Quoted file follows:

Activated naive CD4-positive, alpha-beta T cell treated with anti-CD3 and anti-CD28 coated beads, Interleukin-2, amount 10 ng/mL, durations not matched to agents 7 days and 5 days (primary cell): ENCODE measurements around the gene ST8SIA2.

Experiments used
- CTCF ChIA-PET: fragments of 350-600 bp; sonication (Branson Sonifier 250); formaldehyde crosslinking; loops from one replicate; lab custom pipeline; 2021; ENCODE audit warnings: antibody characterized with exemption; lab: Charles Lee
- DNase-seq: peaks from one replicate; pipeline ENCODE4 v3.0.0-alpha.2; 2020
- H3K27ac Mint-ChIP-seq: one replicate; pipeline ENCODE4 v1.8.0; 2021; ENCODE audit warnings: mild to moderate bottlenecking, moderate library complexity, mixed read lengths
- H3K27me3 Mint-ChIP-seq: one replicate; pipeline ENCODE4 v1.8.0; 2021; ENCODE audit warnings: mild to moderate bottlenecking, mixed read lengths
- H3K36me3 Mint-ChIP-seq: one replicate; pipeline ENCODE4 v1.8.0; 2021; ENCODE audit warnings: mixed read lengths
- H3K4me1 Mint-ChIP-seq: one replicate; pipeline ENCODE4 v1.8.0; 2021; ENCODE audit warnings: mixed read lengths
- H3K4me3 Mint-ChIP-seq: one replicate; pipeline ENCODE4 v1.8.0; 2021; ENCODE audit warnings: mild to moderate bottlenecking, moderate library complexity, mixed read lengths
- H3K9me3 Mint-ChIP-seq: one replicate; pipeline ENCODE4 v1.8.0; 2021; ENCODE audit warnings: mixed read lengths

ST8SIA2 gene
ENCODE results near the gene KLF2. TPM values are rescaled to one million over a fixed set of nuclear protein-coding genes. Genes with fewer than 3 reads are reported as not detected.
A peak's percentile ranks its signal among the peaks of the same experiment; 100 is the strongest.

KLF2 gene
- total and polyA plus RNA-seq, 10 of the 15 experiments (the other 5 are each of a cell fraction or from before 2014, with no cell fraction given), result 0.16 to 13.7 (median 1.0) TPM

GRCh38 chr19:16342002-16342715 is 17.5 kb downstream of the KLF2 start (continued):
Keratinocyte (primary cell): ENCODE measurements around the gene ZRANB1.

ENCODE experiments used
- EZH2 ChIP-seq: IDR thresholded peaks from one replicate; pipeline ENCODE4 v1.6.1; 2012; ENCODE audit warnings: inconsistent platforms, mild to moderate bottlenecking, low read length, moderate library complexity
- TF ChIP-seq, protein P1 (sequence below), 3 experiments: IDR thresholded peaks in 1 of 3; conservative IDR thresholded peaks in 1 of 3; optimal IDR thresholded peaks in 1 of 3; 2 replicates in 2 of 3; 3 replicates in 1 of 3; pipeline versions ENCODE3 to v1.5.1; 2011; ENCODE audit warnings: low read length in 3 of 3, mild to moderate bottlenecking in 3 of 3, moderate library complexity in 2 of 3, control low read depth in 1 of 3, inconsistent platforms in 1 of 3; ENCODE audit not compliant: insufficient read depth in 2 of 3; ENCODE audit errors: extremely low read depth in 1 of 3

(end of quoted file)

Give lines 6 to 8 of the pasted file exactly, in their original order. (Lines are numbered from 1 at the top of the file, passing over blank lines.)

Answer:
- H3K27me3 Mint-ChIP-seq: one replicate; pipeline ENCODE4 v1.8.0; 2021; ENCODE audit warnings: mild to moderate bottlenecking, mixed read lengths
- H3K36me3 Mint-ChIP-seq: one replicate; pipeline ENCODE4 v1.8.0; 2021; ENCODE audit warnings: mixed read lengths
- H3K4me1 Mint-ChIP-seq: one replicate; pipeline ENCODE4 v1.8.0; 2021; ENCODE audit warnings: mixed read lengths